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Reviews Views Date of last review
1 23050 Wed January 2, 2008
Recommended By Average Price Average Rating
No recommendations None indicated None indicated
min27.jpg


Description: Feeding guideline:
A 15lb dog should be fed 1 3/8 - 1 5/8 cups


Calorie Content
This product contains 3966 kilocalories/kilogram or 338 kilocalories per cup ME (metabolizable energy) on an as fed basis (calculated).


Ingredients
Chicken, brewers rice, chicken meal, brown rice, corn gluten meal, oatmeal, chicken fat, natural chicken flavor, dried beet pulp (sugar removed), dried brewers yeast, salmon oil, soya oil, potassium chloride, salt, flaxseed, DL-methionine, choline chloride, sodium tripolyphosphate, Vitamins [dl-alpha tocopherol acetate (source of vitamin E), L-ascorbyl-2-polyphosphate (source of vitamin C*), biotin, d-calcium pantothenate, niacin supplement, pyridoxine hydrochloride (vitamin B6), vitamin A acetate, vitamin D3 supplement, thiamine mononitrate (vitamin B1), vitamin B12 supplement, riboflavin supplement (vitamin B2), folic acid], salmon meal, dried egg powder, magnesium oxide, Trace Minerals [zinc proteinate, zinc oxide, ferrous sulfate, copper proteinate, copper sulfate, manganese proteinate, manganous oxide, sodium selenite, calcium iodate], marigold extract (Calendula officinalis L.), L-carnitine, preserved with natural mixed tocopherols, rosemary extract and citric acid.


Guaranteed Analysis
Crude Protein Minimum 27.0%
Crude Fat Minimum 16.0%
Crude Fiber Maximum 3.7%
Moisture Maximum 10.0%
Vitamin E Minimum 600 mg/kg
Vitamin C Minimum 300 mg/kg
L-Carnitine Minimum 50 mg/kg


Nutritional Statement:
Canine Health Nutrition MINI Adult 27 Formula for small breed dogs from 10 months to 8 years age is formulated to meet the nutritional levels established by the Association of American Feed Control Officials (AAFCO) Dog Food Nutrient Profiles for maintenance.



Editors

Registered: October 2005
Posts: 3957
Review Date: Wed January 2, 2008 Would you recommend the product? No | Price you paid?: Not Indicated | Rating: 0 

 
Pros: First and third ingredients are named meat products
Cons: Inadequate meat content, low quality grains, controversial filler

The first ingredient in the food is a named meat product but is inclusive of water content (about 80%). Once that is removed, as it must be to create a dehydrated product, the ingredient will weigh around 20% of its wet weight. Ingredients are listed in order of weight, and the dehydrated ingredient would probably be more accurately placed much further down the ingredient list. It is highly unlikely that this ingredient makes any significant contribution to the overall meat content of the food. The true first meat ingredient is a meat meal, 3rd on the ingredient list. This is too low to give us any confidence in the meat content of the food.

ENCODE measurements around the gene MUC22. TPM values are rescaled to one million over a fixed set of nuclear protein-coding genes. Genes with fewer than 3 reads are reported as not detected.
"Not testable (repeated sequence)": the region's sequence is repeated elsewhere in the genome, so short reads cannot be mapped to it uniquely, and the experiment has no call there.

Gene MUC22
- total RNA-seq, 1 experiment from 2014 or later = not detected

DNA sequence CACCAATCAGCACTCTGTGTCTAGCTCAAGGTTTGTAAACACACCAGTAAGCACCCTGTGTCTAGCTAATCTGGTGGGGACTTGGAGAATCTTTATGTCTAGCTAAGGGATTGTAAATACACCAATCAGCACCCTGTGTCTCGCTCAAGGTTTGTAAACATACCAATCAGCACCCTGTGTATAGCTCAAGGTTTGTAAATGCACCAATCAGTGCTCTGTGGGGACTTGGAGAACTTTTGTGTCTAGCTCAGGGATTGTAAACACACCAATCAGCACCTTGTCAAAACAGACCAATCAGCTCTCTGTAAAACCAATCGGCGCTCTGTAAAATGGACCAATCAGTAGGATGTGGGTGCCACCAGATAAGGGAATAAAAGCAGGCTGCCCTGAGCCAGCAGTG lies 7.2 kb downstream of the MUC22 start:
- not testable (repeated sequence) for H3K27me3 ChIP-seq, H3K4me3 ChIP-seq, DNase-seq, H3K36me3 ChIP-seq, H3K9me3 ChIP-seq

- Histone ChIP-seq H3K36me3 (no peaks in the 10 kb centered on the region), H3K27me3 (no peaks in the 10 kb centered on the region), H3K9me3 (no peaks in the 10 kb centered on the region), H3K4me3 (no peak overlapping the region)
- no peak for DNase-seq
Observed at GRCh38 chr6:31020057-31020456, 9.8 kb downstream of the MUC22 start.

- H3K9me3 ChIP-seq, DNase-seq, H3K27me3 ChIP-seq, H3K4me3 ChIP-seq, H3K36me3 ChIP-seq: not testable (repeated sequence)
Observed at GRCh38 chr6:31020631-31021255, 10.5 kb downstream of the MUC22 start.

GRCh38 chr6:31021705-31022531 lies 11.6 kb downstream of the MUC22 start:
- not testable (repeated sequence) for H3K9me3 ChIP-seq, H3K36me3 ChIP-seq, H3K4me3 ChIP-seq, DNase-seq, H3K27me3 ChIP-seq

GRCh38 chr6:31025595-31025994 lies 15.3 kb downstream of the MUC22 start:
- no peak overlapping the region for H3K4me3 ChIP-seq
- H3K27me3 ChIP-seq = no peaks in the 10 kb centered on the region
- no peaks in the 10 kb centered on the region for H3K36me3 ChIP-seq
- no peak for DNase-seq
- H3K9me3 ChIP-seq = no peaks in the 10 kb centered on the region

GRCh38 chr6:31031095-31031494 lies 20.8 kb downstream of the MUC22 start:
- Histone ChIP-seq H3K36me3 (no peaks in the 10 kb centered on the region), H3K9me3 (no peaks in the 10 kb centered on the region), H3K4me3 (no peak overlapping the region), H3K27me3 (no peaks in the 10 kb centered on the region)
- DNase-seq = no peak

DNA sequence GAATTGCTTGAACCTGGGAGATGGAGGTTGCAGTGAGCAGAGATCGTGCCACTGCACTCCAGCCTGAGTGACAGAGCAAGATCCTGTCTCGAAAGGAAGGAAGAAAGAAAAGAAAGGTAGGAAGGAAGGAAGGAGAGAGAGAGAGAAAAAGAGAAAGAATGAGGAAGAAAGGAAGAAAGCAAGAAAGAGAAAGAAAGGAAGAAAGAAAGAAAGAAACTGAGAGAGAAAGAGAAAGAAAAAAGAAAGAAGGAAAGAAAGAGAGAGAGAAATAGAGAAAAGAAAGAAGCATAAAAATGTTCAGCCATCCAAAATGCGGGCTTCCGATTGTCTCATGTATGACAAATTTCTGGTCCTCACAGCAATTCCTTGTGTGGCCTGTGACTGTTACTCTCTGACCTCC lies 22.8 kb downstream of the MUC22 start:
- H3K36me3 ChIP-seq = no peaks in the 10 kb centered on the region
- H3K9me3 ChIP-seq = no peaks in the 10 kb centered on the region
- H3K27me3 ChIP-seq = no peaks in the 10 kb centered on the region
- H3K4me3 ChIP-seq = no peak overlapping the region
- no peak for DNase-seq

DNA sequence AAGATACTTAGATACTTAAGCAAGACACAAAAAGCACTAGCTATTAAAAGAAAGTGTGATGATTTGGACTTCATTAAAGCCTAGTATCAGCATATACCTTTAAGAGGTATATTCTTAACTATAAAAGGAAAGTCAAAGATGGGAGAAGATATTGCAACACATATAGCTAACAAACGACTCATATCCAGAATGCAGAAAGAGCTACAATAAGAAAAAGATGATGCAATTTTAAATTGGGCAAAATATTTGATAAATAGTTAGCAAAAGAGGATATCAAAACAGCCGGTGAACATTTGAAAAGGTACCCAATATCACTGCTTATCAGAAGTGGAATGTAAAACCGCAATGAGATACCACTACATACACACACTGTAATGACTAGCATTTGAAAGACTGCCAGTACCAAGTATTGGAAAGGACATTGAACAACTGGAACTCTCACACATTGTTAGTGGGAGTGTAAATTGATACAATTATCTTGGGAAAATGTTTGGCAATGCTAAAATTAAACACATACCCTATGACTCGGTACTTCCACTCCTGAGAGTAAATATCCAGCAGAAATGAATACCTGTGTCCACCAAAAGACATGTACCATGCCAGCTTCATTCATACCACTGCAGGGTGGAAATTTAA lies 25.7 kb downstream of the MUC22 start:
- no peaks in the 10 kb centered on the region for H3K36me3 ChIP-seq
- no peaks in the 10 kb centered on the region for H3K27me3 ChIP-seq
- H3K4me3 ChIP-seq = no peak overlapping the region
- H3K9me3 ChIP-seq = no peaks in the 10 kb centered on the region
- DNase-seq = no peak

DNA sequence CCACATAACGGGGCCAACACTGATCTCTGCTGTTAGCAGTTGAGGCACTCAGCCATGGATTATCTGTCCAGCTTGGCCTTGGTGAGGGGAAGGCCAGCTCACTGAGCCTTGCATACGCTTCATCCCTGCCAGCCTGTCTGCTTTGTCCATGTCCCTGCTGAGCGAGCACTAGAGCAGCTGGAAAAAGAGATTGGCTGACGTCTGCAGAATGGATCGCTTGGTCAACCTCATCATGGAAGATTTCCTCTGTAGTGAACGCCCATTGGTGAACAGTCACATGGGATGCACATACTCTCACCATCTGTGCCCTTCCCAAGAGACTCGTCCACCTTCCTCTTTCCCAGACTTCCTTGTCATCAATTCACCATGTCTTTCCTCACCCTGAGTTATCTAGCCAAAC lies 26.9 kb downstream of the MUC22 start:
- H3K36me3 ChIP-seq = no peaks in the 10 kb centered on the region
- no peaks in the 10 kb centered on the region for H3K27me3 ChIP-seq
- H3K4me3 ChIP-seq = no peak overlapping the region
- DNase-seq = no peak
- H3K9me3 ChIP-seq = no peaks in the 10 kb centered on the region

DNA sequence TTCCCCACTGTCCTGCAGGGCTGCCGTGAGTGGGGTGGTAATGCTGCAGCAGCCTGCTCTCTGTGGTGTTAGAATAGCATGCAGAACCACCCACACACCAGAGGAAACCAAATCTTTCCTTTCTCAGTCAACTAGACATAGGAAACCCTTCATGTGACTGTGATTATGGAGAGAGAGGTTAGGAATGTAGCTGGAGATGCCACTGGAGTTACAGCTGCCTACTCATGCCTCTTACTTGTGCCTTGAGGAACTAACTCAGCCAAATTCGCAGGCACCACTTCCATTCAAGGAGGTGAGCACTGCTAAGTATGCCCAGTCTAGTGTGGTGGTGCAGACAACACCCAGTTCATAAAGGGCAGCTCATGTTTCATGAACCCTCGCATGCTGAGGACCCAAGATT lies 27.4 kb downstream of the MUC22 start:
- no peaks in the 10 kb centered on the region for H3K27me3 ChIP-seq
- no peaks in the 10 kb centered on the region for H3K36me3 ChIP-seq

The main grain and primary ingredient in the food is brewers rice, which is a low quality grain and byproduct. Further grains are rice, corn and oatmeal. Rice and oatmeal are decent quality grains, but corn is another low quality ingredient. It is a difficult to digest grain that is commonly associated with allergy problems. Corn Gluten Meal is the dried residue from corn after the removal of the larger part of the starch and germ, and the separation of the bran by the process employed in the wet milling manufacture of corn starch or syrup, or by enzymatic treatment of the endosperm. In plain English, that bit of the corn leftover after most of the nutritious bits have been removed.


Beet pulp is controversial filler which appears to be used in large quantities in this food. It is a by-product, being dried residue from sugar beets which has been cleaned and extracted in the process of manufacturing sugar. It is a controversial ingredient in dog food, claimed by some manufacturers to be a good source of fibre, and derided by others as an ingredient added to slow down the transition of rancid animal fats and causing stress to kidney and liver in the process. We note that beet pulp is an ingredient that commonly causes problems for dogs, including allergies and ear infections, and prefer not to see it used in dog food. There are less controversial products around if additional fibre is required.


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